The arrangement of the orchestra on stage is somewhat unusual and follows the layout of the orchestra for my previous work for orchestra and chorus, The Desert Music (1984). The mallet percussion (two marimbas and two vibraphones) as well as the two pianos are placed directly in front of the conductor. This is one because these instruments play constantly and supply the ongoing rhythm of the piece. If they were put in their usual position in the rear of the orchestra time delay between what the rest of the orchestra heard from them and what they saw of the conductor’s beat would not be in sync. Placing them directly in front of the conductor enables the full orchestra to see and hear one unified rhythm direction.
The string orchestra is completely divided into two equal string orchestras right and left, somewhat as in Bartok’s Music for Strings, Percussion and Celesta. The purpose here is to clarify the counterpoint between the two string orchestras; each group can bow together, and the listener can hear each group more clearly. In the opening pulse section of the piece each gradual change in harmony is alternated in a gently overlapping way between the two string groups. This slow change from chord to chord may suggest the changing light as clouds move slowly across the sky, or, in musical terms, it may recall the middle piece in Schoenberg’s Five Pieces for Orchestra, “Farben,” or “Summer Morning by a Lake.”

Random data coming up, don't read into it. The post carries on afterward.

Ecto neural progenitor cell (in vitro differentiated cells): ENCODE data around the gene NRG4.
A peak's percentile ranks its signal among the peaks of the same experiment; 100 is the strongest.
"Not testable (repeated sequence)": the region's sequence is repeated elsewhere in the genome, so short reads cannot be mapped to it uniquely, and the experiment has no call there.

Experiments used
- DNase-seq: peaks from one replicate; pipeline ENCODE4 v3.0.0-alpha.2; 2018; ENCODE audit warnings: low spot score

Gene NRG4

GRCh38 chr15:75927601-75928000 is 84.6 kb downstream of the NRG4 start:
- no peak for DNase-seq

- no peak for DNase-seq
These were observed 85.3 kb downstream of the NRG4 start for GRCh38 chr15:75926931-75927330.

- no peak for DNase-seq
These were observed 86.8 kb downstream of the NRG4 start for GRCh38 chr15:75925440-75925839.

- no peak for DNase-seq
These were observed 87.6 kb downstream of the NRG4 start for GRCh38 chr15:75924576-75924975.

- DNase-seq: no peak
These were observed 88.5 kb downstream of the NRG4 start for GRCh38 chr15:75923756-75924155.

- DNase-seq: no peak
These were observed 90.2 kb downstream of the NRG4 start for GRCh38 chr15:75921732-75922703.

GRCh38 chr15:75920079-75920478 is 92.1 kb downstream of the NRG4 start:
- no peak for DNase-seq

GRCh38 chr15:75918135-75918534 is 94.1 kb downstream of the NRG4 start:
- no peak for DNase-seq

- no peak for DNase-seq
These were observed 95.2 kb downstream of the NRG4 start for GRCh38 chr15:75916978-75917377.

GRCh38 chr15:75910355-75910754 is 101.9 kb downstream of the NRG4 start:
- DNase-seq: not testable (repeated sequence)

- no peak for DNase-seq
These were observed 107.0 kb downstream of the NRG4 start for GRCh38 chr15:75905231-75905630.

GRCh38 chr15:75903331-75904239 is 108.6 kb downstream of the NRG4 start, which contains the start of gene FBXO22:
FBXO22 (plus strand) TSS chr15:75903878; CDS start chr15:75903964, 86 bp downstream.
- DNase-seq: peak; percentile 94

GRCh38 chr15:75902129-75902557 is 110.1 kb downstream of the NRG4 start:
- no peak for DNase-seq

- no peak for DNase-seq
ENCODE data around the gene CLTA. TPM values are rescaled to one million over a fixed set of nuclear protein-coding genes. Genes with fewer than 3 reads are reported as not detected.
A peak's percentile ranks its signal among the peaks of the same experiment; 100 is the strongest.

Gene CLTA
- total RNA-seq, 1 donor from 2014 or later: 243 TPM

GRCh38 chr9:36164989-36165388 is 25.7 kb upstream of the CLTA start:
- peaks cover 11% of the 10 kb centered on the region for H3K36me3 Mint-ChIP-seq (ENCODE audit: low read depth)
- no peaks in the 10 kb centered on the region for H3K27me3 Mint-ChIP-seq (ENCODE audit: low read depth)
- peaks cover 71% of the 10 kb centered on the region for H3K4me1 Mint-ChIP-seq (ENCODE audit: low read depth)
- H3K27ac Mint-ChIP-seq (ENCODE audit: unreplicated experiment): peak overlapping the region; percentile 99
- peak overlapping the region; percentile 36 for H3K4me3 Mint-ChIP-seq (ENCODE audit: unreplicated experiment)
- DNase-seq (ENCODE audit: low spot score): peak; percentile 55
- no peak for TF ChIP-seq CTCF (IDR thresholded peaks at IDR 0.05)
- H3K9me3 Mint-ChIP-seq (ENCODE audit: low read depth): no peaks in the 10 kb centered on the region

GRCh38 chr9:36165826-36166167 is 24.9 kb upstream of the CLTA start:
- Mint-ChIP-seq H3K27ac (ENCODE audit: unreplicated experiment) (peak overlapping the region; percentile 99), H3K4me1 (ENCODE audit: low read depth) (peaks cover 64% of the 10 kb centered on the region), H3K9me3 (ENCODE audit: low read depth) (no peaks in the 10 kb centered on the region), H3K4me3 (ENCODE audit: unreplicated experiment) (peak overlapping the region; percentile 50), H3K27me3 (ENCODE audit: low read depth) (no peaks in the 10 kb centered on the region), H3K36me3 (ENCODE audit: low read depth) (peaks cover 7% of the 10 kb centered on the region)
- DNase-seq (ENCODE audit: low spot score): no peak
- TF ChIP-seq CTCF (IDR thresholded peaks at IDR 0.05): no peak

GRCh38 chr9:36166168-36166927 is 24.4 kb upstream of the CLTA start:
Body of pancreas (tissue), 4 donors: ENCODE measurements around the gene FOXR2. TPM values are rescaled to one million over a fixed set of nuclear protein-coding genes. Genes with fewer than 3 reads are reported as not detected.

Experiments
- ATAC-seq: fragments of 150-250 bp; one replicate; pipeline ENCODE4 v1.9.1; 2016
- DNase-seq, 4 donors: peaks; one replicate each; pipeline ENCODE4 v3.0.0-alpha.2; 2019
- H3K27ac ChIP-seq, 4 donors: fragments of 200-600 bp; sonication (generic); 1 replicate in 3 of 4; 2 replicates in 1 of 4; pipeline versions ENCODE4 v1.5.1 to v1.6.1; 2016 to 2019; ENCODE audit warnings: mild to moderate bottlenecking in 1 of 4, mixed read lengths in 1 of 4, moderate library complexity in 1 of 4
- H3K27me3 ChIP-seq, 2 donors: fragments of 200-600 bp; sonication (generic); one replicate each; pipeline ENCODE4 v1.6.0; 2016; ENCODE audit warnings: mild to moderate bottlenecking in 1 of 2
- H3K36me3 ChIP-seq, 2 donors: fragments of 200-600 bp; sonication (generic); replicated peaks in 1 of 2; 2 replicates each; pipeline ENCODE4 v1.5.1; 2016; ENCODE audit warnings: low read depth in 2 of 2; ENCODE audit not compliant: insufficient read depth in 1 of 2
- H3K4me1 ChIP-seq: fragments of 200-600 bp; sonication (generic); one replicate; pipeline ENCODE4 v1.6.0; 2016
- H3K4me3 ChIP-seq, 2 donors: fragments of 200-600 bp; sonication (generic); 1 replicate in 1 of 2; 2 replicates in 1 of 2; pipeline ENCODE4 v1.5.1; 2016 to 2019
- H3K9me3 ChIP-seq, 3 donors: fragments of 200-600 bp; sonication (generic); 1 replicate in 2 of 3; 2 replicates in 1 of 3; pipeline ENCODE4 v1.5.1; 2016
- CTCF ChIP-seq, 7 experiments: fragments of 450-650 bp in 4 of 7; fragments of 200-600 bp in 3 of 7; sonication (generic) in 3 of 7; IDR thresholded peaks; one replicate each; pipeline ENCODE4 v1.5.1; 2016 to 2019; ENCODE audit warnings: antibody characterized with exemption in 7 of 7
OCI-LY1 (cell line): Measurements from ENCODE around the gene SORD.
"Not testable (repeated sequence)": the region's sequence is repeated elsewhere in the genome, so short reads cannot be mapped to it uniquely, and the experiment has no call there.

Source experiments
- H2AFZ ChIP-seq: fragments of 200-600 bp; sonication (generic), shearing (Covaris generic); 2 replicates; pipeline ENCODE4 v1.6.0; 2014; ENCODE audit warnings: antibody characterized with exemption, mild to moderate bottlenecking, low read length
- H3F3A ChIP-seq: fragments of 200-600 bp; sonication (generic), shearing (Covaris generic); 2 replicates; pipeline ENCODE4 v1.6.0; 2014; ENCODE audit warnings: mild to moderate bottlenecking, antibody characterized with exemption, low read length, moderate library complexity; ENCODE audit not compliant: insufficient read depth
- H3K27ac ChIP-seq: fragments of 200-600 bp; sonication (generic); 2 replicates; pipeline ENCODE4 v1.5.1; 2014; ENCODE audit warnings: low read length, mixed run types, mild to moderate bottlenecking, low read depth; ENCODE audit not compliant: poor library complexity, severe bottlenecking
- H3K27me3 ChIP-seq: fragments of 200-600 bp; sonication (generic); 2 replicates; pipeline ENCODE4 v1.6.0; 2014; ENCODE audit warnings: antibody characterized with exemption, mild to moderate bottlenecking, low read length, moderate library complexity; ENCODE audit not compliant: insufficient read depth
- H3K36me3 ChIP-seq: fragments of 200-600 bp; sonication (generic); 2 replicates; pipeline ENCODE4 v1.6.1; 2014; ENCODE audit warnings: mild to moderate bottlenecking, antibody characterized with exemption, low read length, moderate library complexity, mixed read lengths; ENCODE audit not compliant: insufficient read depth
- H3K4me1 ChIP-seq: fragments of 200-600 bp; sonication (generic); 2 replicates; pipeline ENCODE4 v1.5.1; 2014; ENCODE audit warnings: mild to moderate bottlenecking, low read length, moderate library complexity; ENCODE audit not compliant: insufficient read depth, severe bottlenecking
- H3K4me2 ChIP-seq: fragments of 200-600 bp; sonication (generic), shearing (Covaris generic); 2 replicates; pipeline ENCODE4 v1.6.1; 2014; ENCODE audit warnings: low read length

The opening harmonies are mostly altered dominant chords with their roots moving in minor thirds – E, D-flat, B-flat, G, and back to E – outlining the ambiguous diminished seventh chord. This ambiguous harmonic movement is used throughout the piece until, at the end, it finally resolves to A minor.
The three movements – fast, slow, fast – are played without pause. The tempo of the slow middle movement is exactly half that of the first movement, and the final movement resumes the tempo of the opening one.
After the opening pulse section of the first movement, the remainder of that movement gradually moves from pulse to melodic patterns in such a way that it may be difficult to say when the pulses end and when the melodic patterns begin. The second movement comes directly from my earlier Sextet (1985). In the fourth movement of that piece I used synthesizers for slow melodic patterns in two-part canon that seemed to suggest oboes and clarinets. Here one can hear those woodwinds along with quiet violins playing this material, supported by two vibraphones, bass drum and low strings and winds. Eventually the woodwinds and violins fade away and the accompaniment of vibraphones, bass drum and low strings and winds becomes the new melodic focus.
The final fast movement draws upon both my Sextet and New York Counterpoint (1985). After the upper voices of the orchestra have built up a two-part canonic texture the lower voices begin accenting this material so that it is perceived first as three groups of four beats each and then as four groups of three beats each. This kind of rhythmic ambiguity has been a mark of my music. The piece is concluded with a kind of mensuration canon – or canon in which the subject appears simultaneously in two or more speeds – the subject being a rhythmic pattern found in the high bell part of West African music. This canon in the entire orchestra moves upward, leaving the bass behind until it reaches its cadence on a high A minor.